18. Reorganizing a hospital ward as an accountable care unit.

    PubMed

    Stein, Jason; Payne, Christina; Methvin, Amanda; Bonsall, Joanna M; Chadwick, Liam; Clark, Diaz; Castle, Bryan W; Tong, David; Dressler, Daniel D

    2015-01-01

    Traditional hospital wards are not specifically designed as effective clinical microsystems. The feasibility and sustainability of doing so are unclear, as are the possible outcomes. To reorganize a traditional hospital ward with the traits of an effective clinical microsystem, we designed it to have 4 specific features: (1) unit-based teams, (2) structured interdisciplinary bedside rounds, (3) unit-level performance reporting, and (4) unit-level nurse and physician coleadership. We called this type of unit an accountable care unit (ACU). In this narrative article, we describe our experience implementing each feature of the ACU. Our aim was to introduce a progressive approach to hospital care and training. PMID:25399928

  19. Costs of measuring outcomes of acute hospital care in a longitudinal outcomes measurement system.

    PubMed

    Schneeweiss, Sebastian; Manstetten, Astrid; Wildner, Manfred; Sangha, Oliver; Liebetrau, Michael; Paeger, Axel

    2003-01-01

    It is widely acknowledged that the measurement of outcomes of care and the comparison of outcomes over time within health care providers and risk-adjusted comparisons among providers are important parts of improving quality and cost-effectiveness of care. However, few studies have assessed the costs of measuring outcomes of care. We sought to evaluate the personnel and financial resources spent for a prospective assessment of outcomes of acute hospital care by health professionals in internal medicine. The study included 15 primary care hospitals participating in a longitudinal outcomes measurement program and 2005 patients over an assessment period with an average duration of 6 months. Each hospital project manager participated in a previously-tested structured 30-minute telephone interview. Outcome measures include time spent by the individual job titles in implementing and running the outcomes measurement program. Job-title-specific times were used to calculate costs from the hospitals' perspective. One-time costs (2132 +/- 1352 Euros) and administrative costs (95 +/- 97 Euros per week) varied substantially. Costs per patient were fairly stable at around 20 Euros. We estimated that the total cost for each hospital to assess outcomes of care for accreditation (10 tracer diagnoses over 6 months) would be 9700 Euros and that continuous monitoring of outcomes (5 tracer diagnoses) would cost 12,400 Euros per year. This study suggests that outcomes of acute hospital care can be assessed with limited resources and that standardized training programs would reduce variability in overall costs. This study should help hospital decision makers to estimate the necessary funding for outcomes measurement initiatives. PMID:12583639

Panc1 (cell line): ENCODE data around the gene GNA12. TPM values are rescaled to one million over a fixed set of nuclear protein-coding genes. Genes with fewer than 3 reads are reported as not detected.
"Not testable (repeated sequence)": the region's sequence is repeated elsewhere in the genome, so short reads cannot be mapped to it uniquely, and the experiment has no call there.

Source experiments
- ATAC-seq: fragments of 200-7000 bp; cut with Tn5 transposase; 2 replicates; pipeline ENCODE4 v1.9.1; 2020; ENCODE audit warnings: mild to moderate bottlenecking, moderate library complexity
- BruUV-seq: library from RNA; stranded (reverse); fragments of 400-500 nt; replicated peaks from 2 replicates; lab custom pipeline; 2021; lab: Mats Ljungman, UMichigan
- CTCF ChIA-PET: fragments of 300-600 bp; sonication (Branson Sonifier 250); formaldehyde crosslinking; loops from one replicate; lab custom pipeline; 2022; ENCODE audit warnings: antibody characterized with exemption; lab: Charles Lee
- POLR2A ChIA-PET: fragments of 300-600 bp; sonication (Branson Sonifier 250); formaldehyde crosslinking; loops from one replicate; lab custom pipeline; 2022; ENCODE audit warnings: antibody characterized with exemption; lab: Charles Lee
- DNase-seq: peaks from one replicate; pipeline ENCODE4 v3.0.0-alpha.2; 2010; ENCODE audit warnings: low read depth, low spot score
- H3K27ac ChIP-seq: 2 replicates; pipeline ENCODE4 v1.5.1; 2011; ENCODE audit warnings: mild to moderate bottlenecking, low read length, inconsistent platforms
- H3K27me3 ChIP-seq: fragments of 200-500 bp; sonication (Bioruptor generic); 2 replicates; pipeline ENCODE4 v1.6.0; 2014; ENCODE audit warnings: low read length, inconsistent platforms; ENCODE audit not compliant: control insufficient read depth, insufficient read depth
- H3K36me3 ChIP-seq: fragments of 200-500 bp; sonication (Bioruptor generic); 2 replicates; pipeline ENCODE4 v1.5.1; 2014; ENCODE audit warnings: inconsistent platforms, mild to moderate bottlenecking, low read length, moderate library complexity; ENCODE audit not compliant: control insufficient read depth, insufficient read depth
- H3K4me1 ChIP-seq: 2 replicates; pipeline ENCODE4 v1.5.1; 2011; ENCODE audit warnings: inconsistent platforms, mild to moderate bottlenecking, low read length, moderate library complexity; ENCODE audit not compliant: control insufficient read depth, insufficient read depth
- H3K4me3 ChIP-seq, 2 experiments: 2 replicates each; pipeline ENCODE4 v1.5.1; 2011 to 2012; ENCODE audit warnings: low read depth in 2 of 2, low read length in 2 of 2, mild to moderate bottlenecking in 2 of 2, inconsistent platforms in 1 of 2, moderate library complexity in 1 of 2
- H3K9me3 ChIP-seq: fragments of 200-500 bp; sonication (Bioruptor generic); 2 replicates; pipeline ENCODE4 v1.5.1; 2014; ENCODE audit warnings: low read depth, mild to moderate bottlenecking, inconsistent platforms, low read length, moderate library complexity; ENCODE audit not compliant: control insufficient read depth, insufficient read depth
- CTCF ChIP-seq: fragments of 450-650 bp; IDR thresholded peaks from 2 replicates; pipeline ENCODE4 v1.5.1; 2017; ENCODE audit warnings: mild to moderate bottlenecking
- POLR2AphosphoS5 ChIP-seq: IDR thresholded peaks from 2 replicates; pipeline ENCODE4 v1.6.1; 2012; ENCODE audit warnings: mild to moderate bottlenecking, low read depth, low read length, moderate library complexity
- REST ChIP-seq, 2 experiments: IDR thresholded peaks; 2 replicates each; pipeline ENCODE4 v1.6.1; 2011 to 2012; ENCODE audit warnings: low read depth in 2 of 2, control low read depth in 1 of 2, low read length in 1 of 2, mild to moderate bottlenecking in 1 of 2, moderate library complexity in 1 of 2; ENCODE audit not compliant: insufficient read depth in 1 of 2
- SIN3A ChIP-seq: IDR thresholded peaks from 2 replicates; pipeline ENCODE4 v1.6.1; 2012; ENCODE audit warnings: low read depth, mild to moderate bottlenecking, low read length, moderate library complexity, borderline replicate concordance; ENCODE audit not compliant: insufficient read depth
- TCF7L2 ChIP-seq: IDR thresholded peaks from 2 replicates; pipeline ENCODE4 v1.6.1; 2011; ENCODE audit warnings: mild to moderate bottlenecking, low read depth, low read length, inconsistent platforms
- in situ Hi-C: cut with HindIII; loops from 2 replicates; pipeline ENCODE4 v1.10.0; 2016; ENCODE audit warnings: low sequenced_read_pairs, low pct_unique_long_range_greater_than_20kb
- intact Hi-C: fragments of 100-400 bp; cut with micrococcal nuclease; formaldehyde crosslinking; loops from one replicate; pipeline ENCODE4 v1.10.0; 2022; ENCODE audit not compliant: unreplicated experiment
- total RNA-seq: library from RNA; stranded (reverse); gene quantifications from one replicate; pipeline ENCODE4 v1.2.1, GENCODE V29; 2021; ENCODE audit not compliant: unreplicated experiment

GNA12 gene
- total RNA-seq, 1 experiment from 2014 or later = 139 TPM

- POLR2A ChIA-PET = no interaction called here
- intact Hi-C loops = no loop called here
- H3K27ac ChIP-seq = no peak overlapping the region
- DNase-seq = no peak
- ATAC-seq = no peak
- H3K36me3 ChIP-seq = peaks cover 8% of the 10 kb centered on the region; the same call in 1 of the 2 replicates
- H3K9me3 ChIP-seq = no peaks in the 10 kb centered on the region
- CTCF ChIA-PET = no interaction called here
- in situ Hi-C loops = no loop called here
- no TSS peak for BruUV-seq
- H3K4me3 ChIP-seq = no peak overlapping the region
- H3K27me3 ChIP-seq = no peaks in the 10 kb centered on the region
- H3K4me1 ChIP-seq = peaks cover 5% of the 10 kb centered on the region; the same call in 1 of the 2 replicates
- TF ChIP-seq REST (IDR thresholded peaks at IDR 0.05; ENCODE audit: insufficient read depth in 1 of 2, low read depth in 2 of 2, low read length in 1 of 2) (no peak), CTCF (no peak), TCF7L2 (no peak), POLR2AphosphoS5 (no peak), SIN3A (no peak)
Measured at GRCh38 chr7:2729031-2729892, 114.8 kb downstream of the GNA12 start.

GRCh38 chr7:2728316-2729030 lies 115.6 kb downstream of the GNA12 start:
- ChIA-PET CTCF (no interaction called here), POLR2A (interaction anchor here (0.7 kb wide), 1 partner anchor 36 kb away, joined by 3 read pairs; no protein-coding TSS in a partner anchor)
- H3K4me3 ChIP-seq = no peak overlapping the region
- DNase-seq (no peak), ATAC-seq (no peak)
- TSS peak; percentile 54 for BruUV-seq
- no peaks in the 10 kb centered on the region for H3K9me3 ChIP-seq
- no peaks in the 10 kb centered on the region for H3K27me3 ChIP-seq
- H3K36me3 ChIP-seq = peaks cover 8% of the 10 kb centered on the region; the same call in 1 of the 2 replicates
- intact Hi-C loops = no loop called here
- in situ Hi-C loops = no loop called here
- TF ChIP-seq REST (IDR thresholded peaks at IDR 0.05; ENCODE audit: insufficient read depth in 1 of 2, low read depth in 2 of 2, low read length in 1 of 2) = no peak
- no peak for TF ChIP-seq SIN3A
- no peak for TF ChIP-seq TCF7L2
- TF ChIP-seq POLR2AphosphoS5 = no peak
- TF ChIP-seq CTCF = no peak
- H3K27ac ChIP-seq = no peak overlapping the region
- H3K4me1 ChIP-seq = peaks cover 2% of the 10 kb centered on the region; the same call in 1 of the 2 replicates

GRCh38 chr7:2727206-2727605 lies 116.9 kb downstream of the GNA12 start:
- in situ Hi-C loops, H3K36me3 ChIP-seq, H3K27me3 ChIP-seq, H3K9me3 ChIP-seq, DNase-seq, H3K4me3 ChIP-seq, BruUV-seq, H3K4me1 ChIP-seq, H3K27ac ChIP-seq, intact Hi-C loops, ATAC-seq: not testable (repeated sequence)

20. Perceived hospital environment quality indicators: A study of orthopaedic units

    Microsoft Academic Search

    Ferdinando Fornara; Marino Bonaiuto; Mirilia Bonnes

    2006-01-01

    The purposes of this study are to develop perceived hospital environment quality indicators for rating hospital settings, and to use those scales to compare hospitals selected to differ in their spatial–physical humanization (design features that support users’ needs and well-being). Orthopaedic units in three different hospitals in a major Italian city were selected to represent low, moderate and high levels

  1. Perceived hospital environment quality indicators: A study of orthopaedic units